I'm implementing a TCP/IP application on Windows 7 that loops around a socket recv() call. For small amount of data (< 5 MB) it works fine, but for large data (>20 MB), the recv fails in between.

Details: My app needs to communicate with HTTP server running , both running on same machine, in this scenerio, tcp app is sending heavy data to HTTP server

It gives error = 2, recv returns 0.

Error 2 means ENOENT, but what does it means?. Does anyone know what this is (in regards to a socket) and how I can get around this?

msgLen = recv(s,msg,BUFFER_SIZE,0);

if(msgLen > 0)
{
  // do processing
}
else
{
  printf("\n no data received .... msgLen=%d",msgLen);
  printf("\n no data received .... errno=%d",errno);
}

Update Code as per comment

msgLen = recv(s,msg,BUFFER_SIZE,0);

if(msgLen > 0)
{
  // do processing
}
else if(msgLen == 0)
{
  printf("\n sender disconnected");
}
else
{
  printf("\n no data received .... msgLen=%d",msgLen);
  printf("\n no data received .... errno=%d",WSAGetLastError());
}

The error I get now is:

  1. Firstly, recv = 0 many times, i.e. sender disconnected;
  2. Finally, recv returns -1, and error = 10053.

My TCP/IP application is sending data to HTTP Server. The same works fine with small data, but the issue comes with large amount of data. Is HTTP server getting time out?

  • 2
    Are you using WSAGetLastError() to get the error code? Windows doesn't use 'errno'. – Roger Rowland Mar 15 '13 at 13:24
  • @roger_rowland ok, i would check with WSAGetLastError() and update soon. – RDX Mar 15 '13 at 16:54
up vote 2 down vote accepted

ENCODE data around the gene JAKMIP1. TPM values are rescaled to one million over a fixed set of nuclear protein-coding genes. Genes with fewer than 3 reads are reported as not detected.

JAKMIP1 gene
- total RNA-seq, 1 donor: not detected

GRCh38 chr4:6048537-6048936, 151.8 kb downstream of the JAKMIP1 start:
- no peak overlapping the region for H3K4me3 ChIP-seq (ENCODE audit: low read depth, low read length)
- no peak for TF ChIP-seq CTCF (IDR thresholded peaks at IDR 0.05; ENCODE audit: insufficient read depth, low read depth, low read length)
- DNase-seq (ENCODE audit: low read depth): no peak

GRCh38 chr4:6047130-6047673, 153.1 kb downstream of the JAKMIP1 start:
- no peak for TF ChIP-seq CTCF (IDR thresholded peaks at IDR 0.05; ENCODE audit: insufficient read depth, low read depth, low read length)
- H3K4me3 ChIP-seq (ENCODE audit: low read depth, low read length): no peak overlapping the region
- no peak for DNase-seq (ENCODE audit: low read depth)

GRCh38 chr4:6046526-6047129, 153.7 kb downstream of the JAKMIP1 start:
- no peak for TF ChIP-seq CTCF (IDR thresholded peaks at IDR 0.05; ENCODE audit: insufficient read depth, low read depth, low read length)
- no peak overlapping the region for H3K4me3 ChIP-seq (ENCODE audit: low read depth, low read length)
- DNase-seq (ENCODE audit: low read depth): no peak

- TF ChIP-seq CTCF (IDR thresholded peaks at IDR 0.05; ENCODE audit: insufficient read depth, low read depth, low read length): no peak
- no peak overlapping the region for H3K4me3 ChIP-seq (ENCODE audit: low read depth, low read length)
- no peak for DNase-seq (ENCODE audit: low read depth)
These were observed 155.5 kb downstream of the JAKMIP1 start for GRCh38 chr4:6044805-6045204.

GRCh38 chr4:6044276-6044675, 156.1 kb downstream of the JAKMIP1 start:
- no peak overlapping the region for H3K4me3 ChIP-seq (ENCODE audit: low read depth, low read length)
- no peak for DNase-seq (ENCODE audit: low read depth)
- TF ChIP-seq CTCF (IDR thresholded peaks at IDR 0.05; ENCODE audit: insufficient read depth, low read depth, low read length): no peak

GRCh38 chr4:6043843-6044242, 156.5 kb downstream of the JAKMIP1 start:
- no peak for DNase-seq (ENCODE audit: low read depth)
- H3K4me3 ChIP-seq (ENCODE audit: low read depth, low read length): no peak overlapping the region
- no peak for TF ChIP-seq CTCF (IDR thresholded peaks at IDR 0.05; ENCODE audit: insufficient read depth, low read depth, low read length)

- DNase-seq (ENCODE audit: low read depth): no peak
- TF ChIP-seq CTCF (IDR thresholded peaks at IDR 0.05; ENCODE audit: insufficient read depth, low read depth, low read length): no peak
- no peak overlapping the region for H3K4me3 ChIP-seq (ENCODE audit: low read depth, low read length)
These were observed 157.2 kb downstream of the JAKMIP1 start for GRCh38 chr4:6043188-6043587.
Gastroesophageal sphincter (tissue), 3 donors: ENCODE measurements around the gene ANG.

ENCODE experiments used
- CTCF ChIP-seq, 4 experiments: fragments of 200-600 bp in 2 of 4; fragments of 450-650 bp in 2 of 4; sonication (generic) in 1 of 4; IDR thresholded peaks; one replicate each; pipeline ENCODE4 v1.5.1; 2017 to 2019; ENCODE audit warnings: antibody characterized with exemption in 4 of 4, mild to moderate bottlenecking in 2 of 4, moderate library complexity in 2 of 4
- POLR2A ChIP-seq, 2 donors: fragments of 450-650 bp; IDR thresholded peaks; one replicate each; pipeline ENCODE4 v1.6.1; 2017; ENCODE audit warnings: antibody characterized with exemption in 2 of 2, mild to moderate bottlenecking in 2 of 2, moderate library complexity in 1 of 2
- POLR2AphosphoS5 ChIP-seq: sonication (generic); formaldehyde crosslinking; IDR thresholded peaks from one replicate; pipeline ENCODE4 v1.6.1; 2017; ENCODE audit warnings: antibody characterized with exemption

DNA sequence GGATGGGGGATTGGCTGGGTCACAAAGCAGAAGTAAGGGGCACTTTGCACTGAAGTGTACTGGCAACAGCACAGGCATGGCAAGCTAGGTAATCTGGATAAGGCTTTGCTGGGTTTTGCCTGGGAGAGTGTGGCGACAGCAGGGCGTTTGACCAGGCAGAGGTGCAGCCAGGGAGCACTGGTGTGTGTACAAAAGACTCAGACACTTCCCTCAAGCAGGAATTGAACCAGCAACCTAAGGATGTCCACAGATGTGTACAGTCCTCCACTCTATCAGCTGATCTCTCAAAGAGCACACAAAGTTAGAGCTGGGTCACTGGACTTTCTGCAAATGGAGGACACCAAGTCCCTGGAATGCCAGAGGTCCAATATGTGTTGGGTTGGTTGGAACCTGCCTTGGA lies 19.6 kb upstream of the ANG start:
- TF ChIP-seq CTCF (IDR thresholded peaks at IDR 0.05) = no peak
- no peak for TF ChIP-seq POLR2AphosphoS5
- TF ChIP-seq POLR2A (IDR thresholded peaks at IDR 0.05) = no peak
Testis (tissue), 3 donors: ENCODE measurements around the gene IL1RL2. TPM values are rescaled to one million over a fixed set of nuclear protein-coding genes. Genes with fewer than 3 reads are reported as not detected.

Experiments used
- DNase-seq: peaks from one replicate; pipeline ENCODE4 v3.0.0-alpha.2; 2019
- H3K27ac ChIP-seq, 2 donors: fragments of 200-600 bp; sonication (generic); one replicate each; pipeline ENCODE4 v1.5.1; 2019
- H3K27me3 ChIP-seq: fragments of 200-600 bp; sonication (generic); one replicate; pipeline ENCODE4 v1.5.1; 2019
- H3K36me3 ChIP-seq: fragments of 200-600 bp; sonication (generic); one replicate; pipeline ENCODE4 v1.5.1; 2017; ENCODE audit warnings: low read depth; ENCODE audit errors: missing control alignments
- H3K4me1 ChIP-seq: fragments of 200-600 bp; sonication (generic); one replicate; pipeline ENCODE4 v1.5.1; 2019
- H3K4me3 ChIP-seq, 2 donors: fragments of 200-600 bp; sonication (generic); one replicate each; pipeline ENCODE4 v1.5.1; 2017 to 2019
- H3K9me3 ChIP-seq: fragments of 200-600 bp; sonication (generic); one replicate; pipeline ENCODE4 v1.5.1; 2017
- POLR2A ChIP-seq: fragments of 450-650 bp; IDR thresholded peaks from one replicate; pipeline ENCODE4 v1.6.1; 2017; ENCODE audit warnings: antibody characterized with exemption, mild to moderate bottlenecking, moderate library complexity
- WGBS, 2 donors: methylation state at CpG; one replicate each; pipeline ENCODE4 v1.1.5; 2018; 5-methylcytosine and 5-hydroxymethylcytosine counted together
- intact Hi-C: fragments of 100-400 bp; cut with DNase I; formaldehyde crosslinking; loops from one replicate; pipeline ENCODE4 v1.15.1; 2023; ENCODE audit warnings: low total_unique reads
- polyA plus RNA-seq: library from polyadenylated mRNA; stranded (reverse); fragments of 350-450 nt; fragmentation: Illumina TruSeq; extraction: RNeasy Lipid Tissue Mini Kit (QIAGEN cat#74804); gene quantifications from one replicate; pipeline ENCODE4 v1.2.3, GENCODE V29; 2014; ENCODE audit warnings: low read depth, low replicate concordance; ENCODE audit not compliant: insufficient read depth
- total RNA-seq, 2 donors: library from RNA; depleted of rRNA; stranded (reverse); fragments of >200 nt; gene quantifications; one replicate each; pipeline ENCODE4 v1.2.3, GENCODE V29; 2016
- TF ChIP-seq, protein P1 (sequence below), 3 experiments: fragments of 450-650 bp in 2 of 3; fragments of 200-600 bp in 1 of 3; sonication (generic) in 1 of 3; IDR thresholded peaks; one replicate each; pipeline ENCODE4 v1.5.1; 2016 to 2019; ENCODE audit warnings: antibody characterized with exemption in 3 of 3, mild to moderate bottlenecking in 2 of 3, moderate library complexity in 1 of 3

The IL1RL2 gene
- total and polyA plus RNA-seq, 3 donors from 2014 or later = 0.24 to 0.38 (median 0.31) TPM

When recv() returns 0, it means the other party disconnected gracefully (assuming that your requested buffer size is not 0). recv() only provides an error code when it returns SOCKET_ERROR (-1). On Windows, you have to use WSAGetLastError() to get the error code, not errno, eg:

msgLen = recv(s,msg,BUFFER_SIZE,0);

if(msgLen > 0)
{
    // do processing
}
else if (msgLen == 0)
{
    printf("\n sender disconnected");
}
else
{
    printf("\n no data received .... error=%d",WSAGetLastError());
}

Also keep in mind that if you are using a non-blocking socket, the error code may be WSAEWOULDBLOCK, which is not a fatal error. You can use select() to detect when the socket has data and then attempt the recv() again.

  • The error i get now is Firstly recv=0 many times, i.e. sender disconnected Finally recv returns -1, and error = 10053 – RDX Mar 16 '13 at 9:06
  • 10053 is WSAECONNABORTED. When recv() returns 0, the connection is already gone, so stop using it. Call closesocket()on it to clean up resources and move on. – Remy Lebeau Mar 16 '13 at 15:22

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